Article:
REVIEW: Julius Caesar (Pop-up Globe)

Review by Nathan Joe

[Bloodbath and Beyond]

For all the controversy surrounding the Public Theatre’s Shakespeare in the Park production of Julius Caesar last year, casting a Trump-like leader in the title role, the Pop-up Globe’s rendition of the play is a far less critical reflection of our contemporary world. Outside of a few banners with familiar taglines and some playful anachronisms, director Rita Stone’s vision adheres closer to a version of Ancient Rome. That’s not to say it holds no mirror to the way we live now: Julius Caesar, perhaps more than any other play at the Pop-Up this year, has the most political relevance. It is, after all, about the collision between private and the public. How our leaders choose to operate in times of crisis and how the mob mentality reacts to it. How people can take politics into their own hands and the cataclysmic results that follow. At its best, it’s an eerie reflection of the way things are and the way things could be.

Instead of political commentary, this production’s main draw is the reversing of gender roles, with the male characters played by female actors and vice versa. If the reversal doesn’t illuminate or subvert the text in any shocking way, it does provide proof – however unnecessary – that even the most traditionally masculine of Shakespeare’s plays lose nothing with a female cast. Considering the criticism the Pop-up received in its first two years for its traditional-casting, this is a step in the right direction. Somewhat more radical is the shackling of the male actors in rags and chains to embody the wives, Calpurnia and Portia, which does serve as a stark commentary on the misogyny in the play’s Ancient Roman setting. Sebastien Holland Dudding makes for a affecting Portia, each line read with desperation, yearning and unhealthy devotion. Andrew Laing embodies a palpable sense of terror in the prophetic Calpurnia. The choice though to rewrite gender pronouns of the characters proves unnecessary and somewhat distracting.

Donogh Rees may not have the most stage time as the titular Caesar, but she has a captivating presence, bringing a necessary gravitas to the stage. It’s an air that convinces us of the character’s status immediately. When his haunting spirit returns subsequently, Rees almost makes us forget this is ultimately a poor (wo)man’s version of Banquo’s ghost.

And while the play might be better named after Brutus, he’s infamously shrouded in ambiguities. The text is never quite clear what it is that motivates him, leaving it up to the director to frame his behaviour and motivations. Is he a petty agent of jealousy and ambition like that of Macbeth or is he vindicated by a greater sense of good and justice? This question isn’t answered definitively in the production, but instead embodies these multitudes and contradictions in Sheena Irving’s performance. The lack of psychological consistency becomes its own defining feature, grounding each action in a sense of existential confusion, and suggesting the real battle is inside Brutus rather than on the battlefield.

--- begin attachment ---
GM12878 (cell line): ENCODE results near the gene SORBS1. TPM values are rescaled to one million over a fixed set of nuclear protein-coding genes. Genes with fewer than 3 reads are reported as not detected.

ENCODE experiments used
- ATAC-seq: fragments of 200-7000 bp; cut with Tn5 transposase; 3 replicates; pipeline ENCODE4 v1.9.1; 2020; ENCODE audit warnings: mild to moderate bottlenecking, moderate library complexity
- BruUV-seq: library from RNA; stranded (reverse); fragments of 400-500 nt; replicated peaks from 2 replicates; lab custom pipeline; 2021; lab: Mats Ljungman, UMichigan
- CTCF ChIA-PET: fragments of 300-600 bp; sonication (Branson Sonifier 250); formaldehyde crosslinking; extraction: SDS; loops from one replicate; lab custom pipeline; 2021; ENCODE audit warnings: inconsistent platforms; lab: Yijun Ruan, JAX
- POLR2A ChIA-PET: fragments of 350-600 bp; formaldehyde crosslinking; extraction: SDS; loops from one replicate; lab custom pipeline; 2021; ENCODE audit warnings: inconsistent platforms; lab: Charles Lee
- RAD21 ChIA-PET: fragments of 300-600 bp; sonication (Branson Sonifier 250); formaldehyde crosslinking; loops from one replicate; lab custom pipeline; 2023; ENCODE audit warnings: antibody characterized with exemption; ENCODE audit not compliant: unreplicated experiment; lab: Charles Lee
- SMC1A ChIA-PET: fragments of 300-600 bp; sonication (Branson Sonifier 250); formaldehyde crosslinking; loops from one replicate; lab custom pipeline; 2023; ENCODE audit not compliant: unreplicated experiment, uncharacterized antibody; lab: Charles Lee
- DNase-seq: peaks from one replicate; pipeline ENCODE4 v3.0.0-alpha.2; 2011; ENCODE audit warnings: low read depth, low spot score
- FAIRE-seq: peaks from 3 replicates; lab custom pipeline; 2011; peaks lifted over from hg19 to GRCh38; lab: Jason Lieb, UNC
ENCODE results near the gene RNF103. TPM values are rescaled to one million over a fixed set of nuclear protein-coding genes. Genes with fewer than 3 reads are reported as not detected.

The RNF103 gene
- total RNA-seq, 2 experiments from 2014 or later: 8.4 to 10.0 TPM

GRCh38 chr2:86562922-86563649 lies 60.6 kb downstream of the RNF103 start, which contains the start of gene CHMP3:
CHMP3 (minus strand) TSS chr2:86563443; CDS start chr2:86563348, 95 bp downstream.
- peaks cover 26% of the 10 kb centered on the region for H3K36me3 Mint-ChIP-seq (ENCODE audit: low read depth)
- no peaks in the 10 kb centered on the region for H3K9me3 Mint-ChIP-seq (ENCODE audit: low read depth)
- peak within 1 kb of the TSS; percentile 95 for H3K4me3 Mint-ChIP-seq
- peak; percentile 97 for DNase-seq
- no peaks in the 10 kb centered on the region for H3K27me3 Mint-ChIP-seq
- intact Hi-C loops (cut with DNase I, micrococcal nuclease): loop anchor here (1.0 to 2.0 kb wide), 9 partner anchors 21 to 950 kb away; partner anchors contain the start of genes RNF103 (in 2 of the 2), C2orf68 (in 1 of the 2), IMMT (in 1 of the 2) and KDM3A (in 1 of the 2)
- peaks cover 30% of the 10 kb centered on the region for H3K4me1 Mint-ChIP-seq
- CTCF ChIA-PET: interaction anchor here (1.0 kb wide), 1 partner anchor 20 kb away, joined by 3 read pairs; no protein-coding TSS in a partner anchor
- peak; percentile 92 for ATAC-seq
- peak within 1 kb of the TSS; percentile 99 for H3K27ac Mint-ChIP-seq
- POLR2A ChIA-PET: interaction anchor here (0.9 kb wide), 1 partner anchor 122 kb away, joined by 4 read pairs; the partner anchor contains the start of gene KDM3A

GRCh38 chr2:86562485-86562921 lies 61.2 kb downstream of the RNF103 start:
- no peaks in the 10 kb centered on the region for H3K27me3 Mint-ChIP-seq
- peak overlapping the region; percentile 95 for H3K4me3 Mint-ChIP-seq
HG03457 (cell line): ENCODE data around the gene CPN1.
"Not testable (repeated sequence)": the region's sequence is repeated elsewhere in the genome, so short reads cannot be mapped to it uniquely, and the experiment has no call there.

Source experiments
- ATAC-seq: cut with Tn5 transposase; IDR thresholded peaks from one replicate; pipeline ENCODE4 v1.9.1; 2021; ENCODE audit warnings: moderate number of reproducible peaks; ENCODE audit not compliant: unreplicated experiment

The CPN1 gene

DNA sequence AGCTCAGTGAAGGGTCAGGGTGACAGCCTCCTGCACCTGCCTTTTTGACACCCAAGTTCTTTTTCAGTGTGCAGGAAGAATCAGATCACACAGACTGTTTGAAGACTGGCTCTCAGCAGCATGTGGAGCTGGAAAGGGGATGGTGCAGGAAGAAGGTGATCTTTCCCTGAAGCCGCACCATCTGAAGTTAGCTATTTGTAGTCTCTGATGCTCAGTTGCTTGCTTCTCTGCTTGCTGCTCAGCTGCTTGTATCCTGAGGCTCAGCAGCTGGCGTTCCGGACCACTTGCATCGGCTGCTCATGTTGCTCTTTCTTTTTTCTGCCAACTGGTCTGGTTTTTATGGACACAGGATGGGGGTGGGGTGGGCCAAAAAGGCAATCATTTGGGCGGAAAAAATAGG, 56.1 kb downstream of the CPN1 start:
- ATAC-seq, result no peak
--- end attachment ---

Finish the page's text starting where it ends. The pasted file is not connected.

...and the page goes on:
In Cassius, Alison Bruce displays the scheming bravado that would be perfect for the role of Iago. Though the character lacks the Machiavellian wit of Shakespeare’s most famous villains, Bruce chews the scenery hungrily, displaying an obvious affinity for such characters.

Jessie Lawrence’s Mark Antony lurks in the peripheries of the play, clothed in inappropriately fluoro lycra. But she steals the show during the play’s most famous speech, tearing down the conspirators who murdered Caesar, each repetition of ‘honourable man’ burning with increasing irony. It’s playful, sardonic and bitter. You can sense the swaying power of the Bard’s sophistry here, catapulting the audience into the shoes of the Roman citizens.

Beyond the sheer watchability of the performances, it’s the staging of the conspiracy-soaked action that is unmissable, combining gratuitous violence with Shakespeare’s language. Caesar’s assassination is undoubtedly the visual centerpiece and highlight of the production, each knife plunge sharper and more painful than the last. The clumsy and reckless glee that pours out with his blood is executed to perfection.

Other instances of bloodsoaked mayhem do veer dangerously close to meaninglessness by comparison. Everything that can be played for laughs is played for laughs, softening the tension and weight of the action. The seriousness of violence is watered down by attempts at accessibility and humour. Sophistication is sacrificed for slapstick. The supporting cast, in particular, inhabit clownish personas for the most part, adding up to a violent comedy of errors rather than a political thriller. And, by the end, suicide piles upon suicide without emotional investment. The deaths begin to feel hollow, even if they are captivating to watch.

Those hoping for the Pop-up Globe production of Julius Caesar that speaks directly to today’s climate will find it disappointingly apolitical, but the play stands on its own without the trappings of Trump or contemporary backdrops. This is a cleverly staged and adrenaline-filled evening that boasts first-rate performances. If something is missing it’s that the production doesn’t overcome the play’s missing heart. It’s ultimately a tragedy without a clear hero or villain to root for. A play that, like its central character Brutus, is unclear about what it’s trying to say. Or, perhaps it says the only thing that needs to be said. That politics is a bloody affair.

Julius Caesar plays various dates at the Pop-up Globe

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